The Nobel Prize winner's most influential and enduring lectures and speeches, newly translated by Quintin Hoare, in what is the first English language publication of this collection.
Albert Camus (1913-1960) is unsurpassed among writers for a body of work that animates the wonder and absurdity of existence. Speaking Out: Lectures and Speeches, 1938-1958 brings together, for the first time, thirty-four public statements from across Camus's career that reveal his radical commitment to justice around the world and his role as a public intellectual.
From his 1946 lecture at Columbia University about humanity's moral decline, his 1951 BBC broadcast commenting on Britain's general election, and his strident appeal during the Algerian conflict for a civilian truce between Algeria and France, to his speeches on Dostoevsky and Don Quixote, this crucial new collection reflects the scope of Camus's political and cultural influence.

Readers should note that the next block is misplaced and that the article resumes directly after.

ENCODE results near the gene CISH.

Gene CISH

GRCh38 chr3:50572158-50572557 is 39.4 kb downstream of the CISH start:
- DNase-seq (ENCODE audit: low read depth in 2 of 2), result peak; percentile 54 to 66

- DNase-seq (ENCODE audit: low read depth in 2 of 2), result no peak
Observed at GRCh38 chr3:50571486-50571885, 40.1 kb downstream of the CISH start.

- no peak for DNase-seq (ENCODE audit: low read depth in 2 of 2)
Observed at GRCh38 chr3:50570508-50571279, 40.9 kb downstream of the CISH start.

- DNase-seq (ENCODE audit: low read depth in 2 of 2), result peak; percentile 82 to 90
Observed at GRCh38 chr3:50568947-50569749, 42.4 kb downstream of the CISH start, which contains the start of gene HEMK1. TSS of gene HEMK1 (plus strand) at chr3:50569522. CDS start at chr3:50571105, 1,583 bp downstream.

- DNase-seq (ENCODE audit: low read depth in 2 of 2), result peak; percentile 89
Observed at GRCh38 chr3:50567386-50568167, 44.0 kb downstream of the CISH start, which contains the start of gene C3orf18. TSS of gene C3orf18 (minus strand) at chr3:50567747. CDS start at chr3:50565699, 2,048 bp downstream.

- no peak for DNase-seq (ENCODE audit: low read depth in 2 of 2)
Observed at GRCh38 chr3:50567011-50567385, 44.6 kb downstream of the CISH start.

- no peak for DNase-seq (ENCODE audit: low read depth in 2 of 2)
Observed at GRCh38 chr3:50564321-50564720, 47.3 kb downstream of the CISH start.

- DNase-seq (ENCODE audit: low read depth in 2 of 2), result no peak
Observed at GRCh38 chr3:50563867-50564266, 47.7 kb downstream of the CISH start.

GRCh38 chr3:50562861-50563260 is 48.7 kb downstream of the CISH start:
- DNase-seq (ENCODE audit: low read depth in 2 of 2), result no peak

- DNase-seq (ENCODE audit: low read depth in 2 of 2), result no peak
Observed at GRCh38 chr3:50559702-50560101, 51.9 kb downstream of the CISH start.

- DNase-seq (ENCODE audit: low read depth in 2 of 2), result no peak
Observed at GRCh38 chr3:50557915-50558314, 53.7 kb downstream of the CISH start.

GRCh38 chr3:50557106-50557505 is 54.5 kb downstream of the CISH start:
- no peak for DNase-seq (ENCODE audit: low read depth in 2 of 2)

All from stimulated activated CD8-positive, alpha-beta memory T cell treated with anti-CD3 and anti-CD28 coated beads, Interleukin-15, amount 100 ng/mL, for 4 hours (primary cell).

About the Author
Born in Algeria in 1913, ALBERT CAMUS published The Stranger--now one of the most widely read novels of this century--in 1942. He was awarded the Nobel Prize in Literature in 1957. On January 4, 1960, he was killed in a car accident. QUINTIN HOARE is an award-winning translator. His translations from French have included works by Sartre (for whose War Diaries he won the Scott-Moncrieff Prize), Simone de Beauvoir, Paul Nizan, and Jean-Jacques Rousseau.